Understanding when to use a ground blind
While the turkey hunter will encounter many different challenges, one thing remains the same: turkeys can be pursued in a plethora of ways. The most common attack route is a field-edge set up with some brush for cover, sitting extremely still, and utilizing a mouth call. Then there’s the running-and-gunning turkey approach where the hunter walks around after the morning fly-down, blindly calling in hopes for a response from a fired-up gobbler. A quick crouch and backing up to lean against the nearest tree is often how this setup ends. Then there’s hunting from a ground blind.
Many hunters feel that hunting from a blind offers the lowest percentage of chances for a shot at a tom. But when the situation is right, hunting from a ground blind can be absolutely deadly. And it’s also the perfect way to introduce a novice or young hunter to turkey hunting.
When a blind is appropriate
On private land, blinds can be absolutely deadly. Setting up a blind well before the season opens and allowing the birds to get used to it being there is vital. If birds have been successfully scouted and are using an area heavily — and as long as they don’t change their routine when the blind is placed — they’re in trouble come opening morning. The key is getting the blind out without interrupting the bird’s routine. Be sure to set it off to the side of the area they’ve been frequenting, not right on top of it.
On public land, setting a blind in an area close to the turkey roost can be tricky. But it’s worth it on cold mornings or if you’ve got a youth hunter in tow. Blinds allow hunters to move around without being noticed. Youth hunters don’t like to sit still for hours on end, and they can easily be turned off to turkey hunting if they’re not comfortable. A blind allows them to move around, snack, point, talk, and enjoy the experience. It also keeps the elements out, making them more comfortable. If you’re going to set up near the roost, you’ll need to scout the area well and figure out the easiest way to slide in with a blind, while not being discovered during set up. I prefer to set the blind up out of sight, then walk it slowly into position from inside of the blind.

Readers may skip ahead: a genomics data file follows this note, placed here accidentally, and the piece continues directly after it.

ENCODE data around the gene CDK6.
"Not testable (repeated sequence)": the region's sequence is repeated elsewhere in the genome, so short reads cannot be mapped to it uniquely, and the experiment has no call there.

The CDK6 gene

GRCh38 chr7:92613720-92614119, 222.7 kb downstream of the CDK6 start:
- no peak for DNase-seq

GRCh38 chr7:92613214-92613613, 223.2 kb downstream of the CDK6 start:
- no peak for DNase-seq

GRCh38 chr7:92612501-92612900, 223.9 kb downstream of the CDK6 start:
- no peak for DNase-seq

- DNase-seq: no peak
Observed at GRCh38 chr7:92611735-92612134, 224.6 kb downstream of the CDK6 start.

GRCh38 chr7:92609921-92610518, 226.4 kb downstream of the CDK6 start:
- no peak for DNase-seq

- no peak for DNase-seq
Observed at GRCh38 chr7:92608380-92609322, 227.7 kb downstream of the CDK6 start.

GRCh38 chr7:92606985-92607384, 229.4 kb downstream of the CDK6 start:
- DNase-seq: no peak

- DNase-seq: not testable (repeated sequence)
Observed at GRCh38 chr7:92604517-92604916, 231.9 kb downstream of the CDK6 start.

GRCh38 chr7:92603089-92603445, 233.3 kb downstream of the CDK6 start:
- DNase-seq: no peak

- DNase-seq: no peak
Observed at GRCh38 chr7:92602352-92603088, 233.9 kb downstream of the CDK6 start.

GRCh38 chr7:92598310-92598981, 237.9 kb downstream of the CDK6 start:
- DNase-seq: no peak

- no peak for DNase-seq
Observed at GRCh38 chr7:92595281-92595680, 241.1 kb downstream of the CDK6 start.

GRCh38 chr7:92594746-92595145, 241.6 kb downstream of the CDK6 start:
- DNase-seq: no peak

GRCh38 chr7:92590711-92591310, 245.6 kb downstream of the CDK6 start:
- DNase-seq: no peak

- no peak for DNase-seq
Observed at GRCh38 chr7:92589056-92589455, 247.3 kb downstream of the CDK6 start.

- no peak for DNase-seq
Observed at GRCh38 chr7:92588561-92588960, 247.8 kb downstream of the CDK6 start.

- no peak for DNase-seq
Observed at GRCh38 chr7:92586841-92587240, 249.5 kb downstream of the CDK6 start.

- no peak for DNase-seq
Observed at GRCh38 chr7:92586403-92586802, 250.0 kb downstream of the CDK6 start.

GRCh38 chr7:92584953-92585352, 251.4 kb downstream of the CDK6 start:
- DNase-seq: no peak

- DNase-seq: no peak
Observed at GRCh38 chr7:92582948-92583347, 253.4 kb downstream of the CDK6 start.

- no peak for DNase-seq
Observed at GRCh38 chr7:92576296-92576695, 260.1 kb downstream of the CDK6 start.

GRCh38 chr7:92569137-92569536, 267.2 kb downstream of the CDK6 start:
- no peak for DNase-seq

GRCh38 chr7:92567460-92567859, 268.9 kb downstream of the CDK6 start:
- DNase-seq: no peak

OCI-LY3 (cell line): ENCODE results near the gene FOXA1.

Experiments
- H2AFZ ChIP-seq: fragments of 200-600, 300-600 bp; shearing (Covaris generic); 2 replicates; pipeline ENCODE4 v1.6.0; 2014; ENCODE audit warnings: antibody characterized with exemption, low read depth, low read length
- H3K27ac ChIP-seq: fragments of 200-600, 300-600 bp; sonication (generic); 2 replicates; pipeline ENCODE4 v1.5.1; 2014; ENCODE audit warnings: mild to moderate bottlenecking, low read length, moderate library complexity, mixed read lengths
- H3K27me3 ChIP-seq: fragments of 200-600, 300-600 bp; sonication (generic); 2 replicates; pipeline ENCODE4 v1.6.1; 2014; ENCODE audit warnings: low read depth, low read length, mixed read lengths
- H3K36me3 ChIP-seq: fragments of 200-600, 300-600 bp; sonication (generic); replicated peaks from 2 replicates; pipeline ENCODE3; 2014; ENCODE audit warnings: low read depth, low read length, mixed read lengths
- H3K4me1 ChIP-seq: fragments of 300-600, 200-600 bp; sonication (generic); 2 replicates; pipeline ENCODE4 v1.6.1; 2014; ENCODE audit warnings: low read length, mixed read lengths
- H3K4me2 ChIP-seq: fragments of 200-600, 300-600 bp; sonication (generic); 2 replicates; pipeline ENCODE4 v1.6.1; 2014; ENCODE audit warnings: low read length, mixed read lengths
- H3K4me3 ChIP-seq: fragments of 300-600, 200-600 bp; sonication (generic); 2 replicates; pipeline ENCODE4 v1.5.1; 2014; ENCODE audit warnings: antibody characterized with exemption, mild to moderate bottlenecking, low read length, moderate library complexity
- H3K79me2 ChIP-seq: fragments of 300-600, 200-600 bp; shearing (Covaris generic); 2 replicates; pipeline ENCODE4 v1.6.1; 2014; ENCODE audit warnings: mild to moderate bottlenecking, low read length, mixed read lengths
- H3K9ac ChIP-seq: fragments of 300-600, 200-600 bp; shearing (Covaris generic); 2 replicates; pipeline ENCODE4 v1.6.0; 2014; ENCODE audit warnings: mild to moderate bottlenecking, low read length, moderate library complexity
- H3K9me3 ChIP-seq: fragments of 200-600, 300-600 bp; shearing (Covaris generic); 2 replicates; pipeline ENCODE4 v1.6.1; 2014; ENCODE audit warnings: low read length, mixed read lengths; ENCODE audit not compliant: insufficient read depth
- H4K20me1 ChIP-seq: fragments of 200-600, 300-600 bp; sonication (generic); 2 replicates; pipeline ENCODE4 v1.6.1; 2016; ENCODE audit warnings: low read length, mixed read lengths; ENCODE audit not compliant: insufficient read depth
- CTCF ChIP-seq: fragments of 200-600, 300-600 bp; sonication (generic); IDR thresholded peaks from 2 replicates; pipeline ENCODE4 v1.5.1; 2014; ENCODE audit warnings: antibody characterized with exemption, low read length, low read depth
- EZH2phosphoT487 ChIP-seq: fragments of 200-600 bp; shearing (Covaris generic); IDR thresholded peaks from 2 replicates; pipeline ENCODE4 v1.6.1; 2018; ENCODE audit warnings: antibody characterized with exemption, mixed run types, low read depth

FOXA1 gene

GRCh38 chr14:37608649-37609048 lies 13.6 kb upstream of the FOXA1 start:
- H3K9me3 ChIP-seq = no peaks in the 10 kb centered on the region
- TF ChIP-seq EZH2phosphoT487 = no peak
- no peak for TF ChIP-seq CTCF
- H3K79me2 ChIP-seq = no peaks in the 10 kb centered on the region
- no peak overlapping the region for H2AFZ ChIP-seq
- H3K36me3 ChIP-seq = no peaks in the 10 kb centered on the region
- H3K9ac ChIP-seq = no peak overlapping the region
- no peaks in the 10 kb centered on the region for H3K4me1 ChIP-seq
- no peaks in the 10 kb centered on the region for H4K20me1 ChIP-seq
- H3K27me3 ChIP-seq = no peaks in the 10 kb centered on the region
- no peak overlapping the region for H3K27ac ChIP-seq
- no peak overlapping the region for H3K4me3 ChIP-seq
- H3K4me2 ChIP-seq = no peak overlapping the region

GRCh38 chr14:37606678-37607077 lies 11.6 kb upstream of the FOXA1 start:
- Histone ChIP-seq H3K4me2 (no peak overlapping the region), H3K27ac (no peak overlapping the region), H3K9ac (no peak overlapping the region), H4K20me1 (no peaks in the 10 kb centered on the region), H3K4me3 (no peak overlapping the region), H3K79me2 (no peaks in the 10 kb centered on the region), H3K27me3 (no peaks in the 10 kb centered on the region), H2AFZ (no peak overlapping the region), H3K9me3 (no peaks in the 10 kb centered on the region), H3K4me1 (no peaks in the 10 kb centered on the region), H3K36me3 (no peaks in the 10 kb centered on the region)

Another good option when setting up near the roost is to hunt later in the day, hoping to catch birds headed to bed. Since many states have hunting hours cut off before the time that birds push heavily onto the limb, being set up along their travel route is your best chance in this situation. Setting up early is important, allowing you to find a good place to set up the blind in peace and out of sight of the eagle-eyed turkeys. And since you’re going to be set up semi-early, you won’t have to worry about cramping up while leaning against a tree; instead, you can bring a comfortable camp chair with a small cooler to keep snacks and drinks on hand.
Ground blinds also prove their worth in inclement weather. Birds don’t stay in bed when it’s cold, windy, raining or snowing. They still need to feed, strut, and move around. Let’s be honest: we all love being comfortable, and a ground blind gives a hunter the best chance at being comfortable in the field. If you’re hunting in the wind, be sure to utilize the ground stakes that are provided with most blinds, or buy some if they weren’t included with your purchase. Nobody wants to chase a ground blind across a muddy corn field on a windy day.